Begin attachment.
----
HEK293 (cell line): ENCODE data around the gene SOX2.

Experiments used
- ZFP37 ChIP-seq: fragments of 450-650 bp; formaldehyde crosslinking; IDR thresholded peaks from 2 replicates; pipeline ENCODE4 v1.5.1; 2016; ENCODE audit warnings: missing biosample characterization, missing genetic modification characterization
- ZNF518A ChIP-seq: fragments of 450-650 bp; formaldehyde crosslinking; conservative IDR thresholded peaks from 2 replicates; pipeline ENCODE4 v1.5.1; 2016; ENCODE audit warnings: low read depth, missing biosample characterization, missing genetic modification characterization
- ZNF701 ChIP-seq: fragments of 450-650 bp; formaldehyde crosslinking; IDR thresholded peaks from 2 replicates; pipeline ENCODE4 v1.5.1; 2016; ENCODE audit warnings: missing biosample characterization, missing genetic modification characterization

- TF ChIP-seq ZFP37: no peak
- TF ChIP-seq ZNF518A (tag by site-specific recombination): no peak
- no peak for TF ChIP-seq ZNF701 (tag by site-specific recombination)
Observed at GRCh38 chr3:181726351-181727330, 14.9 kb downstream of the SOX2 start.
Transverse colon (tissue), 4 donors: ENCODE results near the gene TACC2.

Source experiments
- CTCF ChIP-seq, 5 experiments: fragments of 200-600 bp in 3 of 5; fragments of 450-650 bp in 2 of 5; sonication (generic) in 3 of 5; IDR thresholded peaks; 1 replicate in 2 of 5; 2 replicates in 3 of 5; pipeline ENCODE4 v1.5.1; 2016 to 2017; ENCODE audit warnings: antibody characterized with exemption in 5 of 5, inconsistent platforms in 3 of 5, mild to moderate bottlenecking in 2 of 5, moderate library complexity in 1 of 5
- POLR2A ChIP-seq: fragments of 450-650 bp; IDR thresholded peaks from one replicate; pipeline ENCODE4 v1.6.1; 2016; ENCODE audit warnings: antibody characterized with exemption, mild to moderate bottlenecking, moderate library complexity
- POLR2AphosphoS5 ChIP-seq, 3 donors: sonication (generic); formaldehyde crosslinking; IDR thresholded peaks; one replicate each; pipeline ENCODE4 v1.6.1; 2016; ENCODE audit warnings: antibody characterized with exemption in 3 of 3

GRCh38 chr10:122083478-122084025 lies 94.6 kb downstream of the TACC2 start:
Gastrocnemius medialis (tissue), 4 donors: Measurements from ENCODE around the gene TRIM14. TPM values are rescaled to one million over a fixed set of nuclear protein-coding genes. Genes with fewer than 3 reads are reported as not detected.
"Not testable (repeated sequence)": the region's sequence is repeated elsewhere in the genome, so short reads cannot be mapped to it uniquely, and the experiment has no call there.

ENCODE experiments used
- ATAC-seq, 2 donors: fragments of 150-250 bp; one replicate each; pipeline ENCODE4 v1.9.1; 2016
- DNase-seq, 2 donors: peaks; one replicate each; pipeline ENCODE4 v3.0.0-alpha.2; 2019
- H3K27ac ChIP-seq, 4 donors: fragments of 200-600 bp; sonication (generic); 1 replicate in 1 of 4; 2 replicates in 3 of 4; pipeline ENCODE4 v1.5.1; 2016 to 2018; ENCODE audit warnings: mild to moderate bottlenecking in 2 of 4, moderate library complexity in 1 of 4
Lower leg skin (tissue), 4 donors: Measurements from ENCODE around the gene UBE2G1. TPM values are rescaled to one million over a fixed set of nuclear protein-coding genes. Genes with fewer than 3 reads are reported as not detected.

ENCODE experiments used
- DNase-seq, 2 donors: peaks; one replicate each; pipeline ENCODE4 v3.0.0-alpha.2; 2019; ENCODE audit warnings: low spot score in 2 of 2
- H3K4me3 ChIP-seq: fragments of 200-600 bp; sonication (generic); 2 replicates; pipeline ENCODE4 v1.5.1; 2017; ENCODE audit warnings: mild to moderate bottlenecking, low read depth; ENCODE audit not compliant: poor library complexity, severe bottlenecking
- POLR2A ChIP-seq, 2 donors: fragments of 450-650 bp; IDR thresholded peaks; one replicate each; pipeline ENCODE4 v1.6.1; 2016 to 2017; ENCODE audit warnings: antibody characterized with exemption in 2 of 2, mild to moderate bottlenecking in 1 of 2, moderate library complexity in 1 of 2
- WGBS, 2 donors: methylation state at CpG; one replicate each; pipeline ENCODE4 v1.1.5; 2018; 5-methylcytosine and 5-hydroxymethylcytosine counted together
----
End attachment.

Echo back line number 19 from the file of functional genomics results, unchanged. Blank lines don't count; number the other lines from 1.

- ATAC-seq, 2 donors: fragments of 150-250 bp; one replicate each; pipeline ENCODE4 v1.9.1; 2016